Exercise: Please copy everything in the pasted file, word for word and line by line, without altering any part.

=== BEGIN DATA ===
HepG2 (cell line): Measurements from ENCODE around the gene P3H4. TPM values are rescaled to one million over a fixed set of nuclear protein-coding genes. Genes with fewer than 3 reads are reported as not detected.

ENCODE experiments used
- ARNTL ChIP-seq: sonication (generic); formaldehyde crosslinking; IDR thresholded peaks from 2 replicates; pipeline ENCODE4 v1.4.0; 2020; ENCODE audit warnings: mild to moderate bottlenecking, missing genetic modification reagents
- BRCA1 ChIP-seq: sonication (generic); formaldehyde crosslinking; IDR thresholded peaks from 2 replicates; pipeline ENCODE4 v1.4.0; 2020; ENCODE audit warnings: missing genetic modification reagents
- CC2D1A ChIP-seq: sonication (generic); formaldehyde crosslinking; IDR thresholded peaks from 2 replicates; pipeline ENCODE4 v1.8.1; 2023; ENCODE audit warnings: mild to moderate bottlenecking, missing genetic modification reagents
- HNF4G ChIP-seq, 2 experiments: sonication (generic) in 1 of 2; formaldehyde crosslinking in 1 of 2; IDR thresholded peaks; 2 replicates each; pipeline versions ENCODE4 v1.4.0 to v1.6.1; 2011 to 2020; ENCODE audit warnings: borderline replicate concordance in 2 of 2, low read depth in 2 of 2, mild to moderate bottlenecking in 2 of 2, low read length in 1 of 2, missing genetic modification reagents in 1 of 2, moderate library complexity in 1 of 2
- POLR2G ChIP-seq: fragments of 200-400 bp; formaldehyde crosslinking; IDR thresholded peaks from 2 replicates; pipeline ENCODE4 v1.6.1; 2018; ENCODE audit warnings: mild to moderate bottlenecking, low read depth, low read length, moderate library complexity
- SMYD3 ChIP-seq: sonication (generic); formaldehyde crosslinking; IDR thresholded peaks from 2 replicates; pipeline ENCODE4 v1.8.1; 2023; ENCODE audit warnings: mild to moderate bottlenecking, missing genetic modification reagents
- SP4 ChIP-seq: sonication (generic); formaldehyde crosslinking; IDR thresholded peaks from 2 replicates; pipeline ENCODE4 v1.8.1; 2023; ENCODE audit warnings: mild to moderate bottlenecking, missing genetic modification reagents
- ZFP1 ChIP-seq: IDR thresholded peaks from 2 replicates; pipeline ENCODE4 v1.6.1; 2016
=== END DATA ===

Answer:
HepG2 (cell line): Measurements from ENCODE around the gene P3H4. TPM values are rescaled to one million over a fixed set of nuclear protein-coding genes. Genes with fewer than 3 reads are reported as not detected.

ENCODE experiments used
- ARNTL ChIP-seq: sonication (generic); formaldehyde crosslinking; IDR thresholded peaks from 2 replicates; pipeline ENCODE4 v1.4.0; 2020; ENCODE audit warnings: mild to moderate bottlenecking, missing genetic modification reagents
- BRCA1 ChIP-seq: sonication (generic); formaldehyde crosslinking; IDR thresholded peaks from 2 replicates; pipeline ENCODE4 v1.4.0; 2020; ENCODE audit warnings: missing genetic modification reagents
- CC2D1A ChIP-seq: sonication (generic); formaldehyde crosslinking; IDR thresholded peaks from 2 replicates; pipeline ENCODE4 v1.8.1; 2023; ENCODE audit warnings: mild to moderate bottlenecking, missing genetic modification reagents
- HNF4G ChIP-seq, 2 experiments: sonication (generic) in 1 of 2; formaldehyde crosslinking in 1 of 2; IDR thresholded peaks; 2 replicates each; pipeline versions ENCODE4 v1.4.0 to v1.6.1; 2011 to 2020; ENCODE audit warnings: borderline replicate concordance in 2 of 2, low read depth in 2 of 2, mild to moderate bottlenecking in 2 of 2, low read length in 1 of 2, missing genetic modification reagents in 1 of 2, moderate library complexity in 1 of 2
- POLR2G ChIP-seq: fragments of 200-400 bp; formaldehyde crosslinking; IDR thresholded peaks from 2 replicates; pipeline ENCODE4 v1.6.1; 2018; ENCODE audit warnings: mild to moderate bottlenecking, low read depth, low read length, moderate library complexity
- SMYD3 ChIP-seq: sonication (generic); formaldehyde crosslinking; IDR thresholded peaks from 2 replicates; pipeline ENCODE4 v1.8.1; 2023; ENCODE audit warnings: mild to moderate bottlenecking, missing genetic modification reagents
- SP4 ChIP-seq: sonication (generic); formaldehyde crosslinking; IDR thresholded peaks from 2 replicates; pipeline ENCODE4 v1.8.1; 2023; ENCODE audit warnings: mild to moderate bottlenecking, missing genetic modification reagents
- ZFP1 ChIP-seq: IDR thresholded peaks from 2 replicates; pipeline ENCODE4 v1.6.1; 2016